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SHEET PILE RETAINING WALL - Design Considering Wall Displacments?

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I seem to have run into a mental ditch, and can't get out.

Maybe it's my age.

Anyway, please consider this along with me.

I've got a 20-ft deep underground vault, about 30 ft by 40 ft in plan, open 
 at the top, formed by driving sheet piles in a box shape. After excavation, 
 a 2-ft min. thick slab will be poured at the bottom to seal the vault off 
from groundwater. There is estimated to be about a 16-ft hydrostatic head 
causing pressure at the bottom of the slab, which must be resisted.

I've computed the necessity of having shoring (waler) frames at about 3 feet 
 and 16 feet from the top of the vault respectively. After the seal slab is 
 poured, the lower waler frame could be removed (I'd use something like a 
hydraulically-operated shoring system for the lower waler in that case).

The typical design examples I see in textbooks, and the sheet pile design 
software I am using, do not seem to take into account the changing deflected 
 shape of the sheet pile during construction. For instance, it will always 
set the deflection value at the shoring points at ZERO deflection, even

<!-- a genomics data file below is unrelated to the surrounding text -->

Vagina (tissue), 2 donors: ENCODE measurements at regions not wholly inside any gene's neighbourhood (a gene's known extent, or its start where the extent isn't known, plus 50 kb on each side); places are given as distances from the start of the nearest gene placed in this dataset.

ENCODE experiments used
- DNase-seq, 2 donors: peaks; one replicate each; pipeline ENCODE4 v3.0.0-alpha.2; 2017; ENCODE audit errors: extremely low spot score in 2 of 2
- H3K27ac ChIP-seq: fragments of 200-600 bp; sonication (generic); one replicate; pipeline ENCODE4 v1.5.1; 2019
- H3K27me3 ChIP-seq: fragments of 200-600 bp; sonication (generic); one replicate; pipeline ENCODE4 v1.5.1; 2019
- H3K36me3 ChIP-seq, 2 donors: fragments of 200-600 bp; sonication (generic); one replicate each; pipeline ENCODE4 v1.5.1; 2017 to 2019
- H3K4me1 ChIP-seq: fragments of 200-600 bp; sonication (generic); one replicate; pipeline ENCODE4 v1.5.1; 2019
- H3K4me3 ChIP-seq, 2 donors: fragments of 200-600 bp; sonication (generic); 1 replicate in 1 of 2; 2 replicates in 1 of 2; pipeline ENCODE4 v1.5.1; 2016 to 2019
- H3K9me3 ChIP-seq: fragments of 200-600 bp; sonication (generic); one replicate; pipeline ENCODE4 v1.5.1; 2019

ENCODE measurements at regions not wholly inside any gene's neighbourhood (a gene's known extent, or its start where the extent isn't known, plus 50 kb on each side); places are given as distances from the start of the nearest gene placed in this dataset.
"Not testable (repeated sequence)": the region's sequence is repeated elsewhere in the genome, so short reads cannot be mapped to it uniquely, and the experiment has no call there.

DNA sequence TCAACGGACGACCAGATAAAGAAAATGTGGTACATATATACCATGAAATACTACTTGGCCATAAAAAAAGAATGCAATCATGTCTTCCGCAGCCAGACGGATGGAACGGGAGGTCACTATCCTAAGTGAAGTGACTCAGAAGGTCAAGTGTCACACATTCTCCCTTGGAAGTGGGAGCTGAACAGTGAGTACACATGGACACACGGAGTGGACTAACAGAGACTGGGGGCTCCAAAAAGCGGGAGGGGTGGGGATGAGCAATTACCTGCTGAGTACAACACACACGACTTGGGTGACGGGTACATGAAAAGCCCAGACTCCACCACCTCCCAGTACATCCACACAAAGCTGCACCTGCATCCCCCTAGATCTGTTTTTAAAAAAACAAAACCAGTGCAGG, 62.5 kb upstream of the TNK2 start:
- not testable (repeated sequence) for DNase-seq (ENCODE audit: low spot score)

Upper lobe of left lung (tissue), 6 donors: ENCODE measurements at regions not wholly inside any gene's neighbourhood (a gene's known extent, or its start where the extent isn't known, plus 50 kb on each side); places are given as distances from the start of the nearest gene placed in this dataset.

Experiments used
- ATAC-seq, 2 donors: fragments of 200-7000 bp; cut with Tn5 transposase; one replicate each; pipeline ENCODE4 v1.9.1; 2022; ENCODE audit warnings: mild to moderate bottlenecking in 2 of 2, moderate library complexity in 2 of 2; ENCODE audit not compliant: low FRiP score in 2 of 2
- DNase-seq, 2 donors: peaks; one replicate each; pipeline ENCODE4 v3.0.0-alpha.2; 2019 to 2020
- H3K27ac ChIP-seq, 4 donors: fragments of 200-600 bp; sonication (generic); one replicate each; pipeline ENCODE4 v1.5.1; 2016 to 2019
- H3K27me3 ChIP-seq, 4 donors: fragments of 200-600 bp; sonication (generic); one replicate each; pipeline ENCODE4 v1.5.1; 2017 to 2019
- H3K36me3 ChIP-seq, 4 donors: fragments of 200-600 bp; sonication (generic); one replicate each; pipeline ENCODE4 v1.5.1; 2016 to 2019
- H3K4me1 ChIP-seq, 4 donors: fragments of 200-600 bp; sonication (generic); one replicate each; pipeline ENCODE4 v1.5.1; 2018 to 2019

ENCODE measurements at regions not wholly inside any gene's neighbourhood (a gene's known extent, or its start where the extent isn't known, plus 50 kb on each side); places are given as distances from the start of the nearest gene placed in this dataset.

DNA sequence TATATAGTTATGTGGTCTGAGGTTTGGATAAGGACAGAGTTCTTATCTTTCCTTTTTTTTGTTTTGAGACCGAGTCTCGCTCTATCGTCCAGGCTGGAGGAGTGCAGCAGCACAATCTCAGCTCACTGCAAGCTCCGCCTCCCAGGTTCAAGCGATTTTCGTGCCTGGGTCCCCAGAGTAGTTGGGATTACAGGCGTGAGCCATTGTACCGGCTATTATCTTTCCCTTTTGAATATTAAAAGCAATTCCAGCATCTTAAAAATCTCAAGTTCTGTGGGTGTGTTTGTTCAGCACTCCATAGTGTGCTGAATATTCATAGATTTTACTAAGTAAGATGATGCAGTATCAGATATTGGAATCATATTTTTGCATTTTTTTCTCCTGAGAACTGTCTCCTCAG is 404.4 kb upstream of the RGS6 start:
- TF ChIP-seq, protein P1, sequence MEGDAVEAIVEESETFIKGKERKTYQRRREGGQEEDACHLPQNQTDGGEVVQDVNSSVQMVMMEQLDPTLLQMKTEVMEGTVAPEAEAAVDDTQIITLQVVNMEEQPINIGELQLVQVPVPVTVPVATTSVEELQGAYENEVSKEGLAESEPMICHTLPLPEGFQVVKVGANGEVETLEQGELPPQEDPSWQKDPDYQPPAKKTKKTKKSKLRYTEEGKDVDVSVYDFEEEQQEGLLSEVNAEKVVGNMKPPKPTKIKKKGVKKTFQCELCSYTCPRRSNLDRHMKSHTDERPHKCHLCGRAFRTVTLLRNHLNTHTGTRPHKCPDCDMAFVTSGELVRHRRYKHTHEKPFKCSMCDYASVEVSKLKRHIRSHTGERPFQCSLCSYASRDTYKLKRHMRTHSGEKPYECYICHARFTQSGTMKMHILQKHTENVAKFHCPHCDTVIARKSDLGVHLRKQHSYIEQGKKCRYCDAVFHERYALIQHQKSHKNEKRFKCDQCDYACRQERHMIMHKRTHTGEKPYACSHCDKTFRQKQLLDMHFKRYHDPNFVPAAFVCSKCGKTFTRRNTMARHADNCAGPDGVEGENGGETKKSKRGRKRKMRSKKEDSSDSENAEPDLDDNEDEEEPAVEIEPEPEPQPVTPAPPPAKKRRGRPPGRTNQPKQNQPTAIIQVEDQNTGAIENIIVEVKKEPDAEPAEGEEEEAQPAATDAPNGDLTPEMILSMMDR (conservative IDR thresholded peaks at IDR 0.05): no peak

though at the time of the shoring installation, the deflected position of 
the point at which the shoring is placed may be quite significant.

I realize this can be considered relative deflection, but I cannot tell if 
the REACTIONS that it's giving me for the shoring take this into account.

And even more to the point, if I shore everything, then place the seal slab, 
 the program then considers the seal slab as a "shore point," and gives me 
a value for the compressive force per unit length along the edge of the slab. 

If I use this force to compute the resistance of the slab against hydrostatic 
 uplift (assuming a coefficient of friction between the concrete and the 
steel of the sheet pile, established by the Florida DOT design manual - which 
seems to have become a sort of de facto standard for this purpose), the slab 
works to resist the uplift.

But I don't think that force is really there. Unless I remove the lower 
shore, and allow the sheet to deflect and "clamp" the slab, the actual 
"shoring force" at the slab appears to me to be ZERO.

What am I missing here?

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